A number of agricultural organisations have come out with guns blazing about the draft Firearms Control Amendment Bill. One of the proposals are that self-defence is not a valid reason for owning a firearm.
Agri SA’s chairperson for its rural safety centre of excellence, Uys van der Westhuijzen, has called this “irresponsible and irrational”.
“Agri SA strongly opposes these amendments,” he says.
Further proposals regarding the validity period of a competency certificate and added limitations on the number of firearms for occasional hunting and sport shoot are equally unacceptable, says Van der Westhuijzen.
“Agri SA will provide commentary on the proposed amendments, with inputs from its member organisations and, where necessary, work with other organisations to oppose amendments that are to the detriment of fellow South Africans.
“The [Firearms Control Amendment Bill] draft proposals disregard the universal right to self-defence and should therefore be opposed vehemently by all South Africans,” he adds.
Who will protect farmers?
According to Agri SA, if the proposal regarding self-defence is accepted, it will have a negative impact on the farming community as it is largely tasked with protecting itself because of how remote farms are.
The fourth-quarter crime statistics confirm the vulnerability of the farming community against attacks, with an increase of 64 incidents since 2019/2021, and an increase of five murders during the same period.
“This vulnerability and the police’s inability to fully implement the rural safety strategy, with further postponements of the implementation dates, leave the farming community vulnerable to crime,” says Van der Westhuijzen.
Free State Agriculture believes that self-defence should not be restricted by the state.
“The mere thought that the government will raise such a proposal, in a country with some of the highest murder rates in the world, is not only outrageous but extremely disturbing. It will lead to an increase in criminal anarchy!” says Francois Wilken, president of Free State Agriculture.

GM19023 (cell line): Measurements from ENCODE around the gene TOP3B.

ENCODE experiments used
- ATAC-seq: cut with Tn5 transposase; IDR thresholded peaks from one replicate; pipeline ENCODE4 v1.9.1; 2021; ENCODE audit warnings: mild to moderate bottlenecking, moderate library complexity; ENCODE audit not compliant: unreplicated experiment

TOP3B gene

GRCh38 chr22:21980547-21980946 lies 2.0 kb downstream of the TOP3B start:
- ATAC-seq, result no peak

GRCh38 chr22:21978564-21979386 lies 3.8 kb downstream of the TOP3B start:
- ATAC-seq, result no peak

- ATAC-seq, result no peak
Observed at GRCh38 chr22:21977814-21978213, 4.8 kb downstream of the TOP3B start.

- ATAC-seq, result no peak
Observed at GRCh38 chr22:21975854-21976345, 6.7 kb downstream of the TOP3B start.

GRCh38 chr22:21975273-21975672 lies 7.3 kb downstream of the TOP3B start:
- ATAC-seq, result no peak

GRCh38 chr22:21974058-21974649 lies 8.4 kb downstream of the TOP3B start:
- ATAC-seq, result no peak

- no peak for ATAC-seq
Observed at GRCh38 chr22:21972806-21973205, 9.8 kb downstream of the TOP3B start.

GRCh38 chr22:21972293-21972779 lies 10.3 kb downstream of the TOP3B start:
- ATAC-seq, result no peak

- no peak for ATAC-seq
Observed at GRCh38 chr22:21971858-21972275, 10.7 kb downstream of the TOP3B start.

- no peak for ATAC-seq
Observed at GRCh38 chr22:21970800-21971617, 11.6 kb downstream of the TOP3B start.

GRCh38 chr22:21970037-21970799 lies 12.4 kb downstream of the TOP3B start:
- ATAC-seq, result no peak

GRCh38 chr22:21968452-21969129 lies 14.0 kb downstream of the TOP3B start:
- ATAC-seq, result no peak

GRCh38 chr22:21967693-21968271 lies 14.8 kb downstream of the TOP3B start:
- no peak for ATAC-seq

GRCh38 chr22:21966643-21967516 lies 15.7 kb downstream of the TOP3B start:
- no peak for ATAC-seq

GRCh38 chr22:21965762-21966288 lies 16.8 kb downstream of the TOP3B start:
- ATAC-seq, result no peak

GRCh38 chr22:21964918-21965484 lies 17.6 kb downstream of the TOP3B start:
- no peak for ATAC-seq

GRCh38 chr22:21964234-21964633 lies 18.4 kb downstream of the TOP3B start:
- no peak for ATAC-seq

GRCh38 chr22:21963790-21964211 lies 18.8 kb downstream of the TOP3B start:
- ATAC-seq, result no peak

“This is absolutely contrary to the provisions of the common law with regard to the right to self-defence provided, while the Bill of Rights enshrined in the Constitution absolutely guarantees the right to life.”
‘Criminals have more rights’
Wilken further adds that especially rural communities are already vulnerable, as recently pointed out in the increase in farm attacks and murders statistics, and cannot afford to be deprived of legal firearms.
“The state’s inability to protect its citizens from increasing crime, the perception that criminals have more rights and may possess firearms that are normally illegal, and no longer have the right to defend themselves, is absurd and unconstitutional.”
Meanwhile, TLU SA has found the proposed amendment to be “contradictory to the Constitution”.
“South Africans are already like birds on a branch trying to miss the shots fired left, right and centre. Literally and figuratively,” says Henry Geldenhuys, the president of TLU SA.
“The suggested amendments to the Firearm Act will be ridiculous as long as crime in the country is out of control and the government cannot guarantee the safety of each citizen. To expect that farmers, who are remote and isolated, must not protect themselves, is unthinkable.”
The body believes that if government approves the suggested amendments, government should be held liable for any expenses incurred in crimes where the victim could not act in self-defence.